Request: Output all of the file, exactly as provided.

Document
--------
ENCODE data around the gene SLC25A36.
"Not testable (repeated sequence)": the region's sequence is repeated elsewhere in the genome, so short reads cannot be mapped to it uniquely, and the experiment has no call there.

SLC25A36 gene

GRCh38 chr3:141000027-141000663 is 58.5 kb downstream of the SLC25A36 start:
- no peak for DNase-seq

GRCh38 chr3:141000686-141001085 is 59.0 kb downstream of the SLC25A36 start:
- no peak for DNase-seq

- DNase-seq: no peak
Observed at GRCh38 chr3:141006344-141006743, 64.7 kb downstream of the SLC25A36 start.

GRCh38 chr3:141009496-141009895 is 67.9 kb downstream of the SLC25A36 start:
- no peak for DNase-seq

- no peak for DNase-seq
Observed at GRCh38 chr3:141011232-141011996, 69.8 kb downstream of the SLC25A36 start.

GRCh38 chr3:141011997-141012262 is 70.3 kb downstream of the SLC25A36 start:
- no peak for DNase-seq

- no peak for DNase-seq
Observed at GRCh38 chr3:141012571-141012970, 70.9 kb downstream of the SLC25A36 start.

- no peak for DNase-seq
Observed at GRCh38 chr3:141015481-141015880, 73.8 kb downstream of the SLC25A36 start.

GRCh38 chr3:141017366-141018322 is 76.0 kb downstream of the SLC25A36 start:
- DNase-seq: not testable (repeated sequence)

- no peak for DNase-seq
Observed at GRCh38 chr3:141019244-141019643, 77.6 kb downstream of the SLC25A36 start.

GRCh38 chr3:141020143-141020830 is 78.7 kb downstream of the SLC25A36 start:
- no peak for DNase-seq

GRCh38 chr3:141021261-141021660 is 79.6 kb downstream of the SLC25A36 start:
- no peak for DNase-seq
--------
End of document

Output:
ENCODE data around the gene SLC25A36.
"Not testable (repeated sequence)": the region's sequence is repeated elsewhere in the genome, so short reads cannot be mapped to it uniquely, and the experiment has no call there.

SLC25A36 gene

GRCh38 chr3:141000027-141000663 is 58.5 kb downstream of the SLC25A36 start:
- no peak for DNase-seq

GRCh38 chr3:141000686-141001085 is 59.0 kb downstream of the SLC25A36 start:
- no peak for DNase-seq

- DNase-seq: no peak
Observed at GRCh38 chr3:141006344-141006743, 64.7 kb downstream of the SLC25A36 start.

GRCh38 chr3:141009496-141009895 is 67.9 kb downstream of the SLC25A36 start:
- no peak for DNase-seq

- no peak for DNase-seq
Observed at GRCh38 chr3:141011232-141011996, 69.8 kb downstream of the SLC25A36 start.

GRCh38 chr3:141011997-141012262 is 70.3 kb downstream of the SLC25A36 start:
- no peak for DNase-seq

- no peak for DNase-seq
Observed at GRCh38 chr3:141012571-141012970, 70.9 kb downstream of the SLC25A36 start.

- no peak for DNase-seq
Observed at GRCh38 chr3:141015481-141015880, 73.8 kb downstream of the SLC25A36 start.

GRCh38 chr3:141017366-141018322 is 76.0 kb downstream of the SLC25A36 start:
- DNase-seq: not testable (repeated sequence)

- no peak for DNase-seq
Observed at GRCh38 chr3:141019244-141019643, 77.6 kb downstream of the SLC25A36 start.

GRCh38 chr3:141020143-141020830 is 78.7 kb downstream of the SLC25A36 start:
- no peak for DNase-seq

GRCh38 chr3:141021261-141021660 is 79.6 kb downstream of the SLC25A36 start:
- no peak for DNase-seq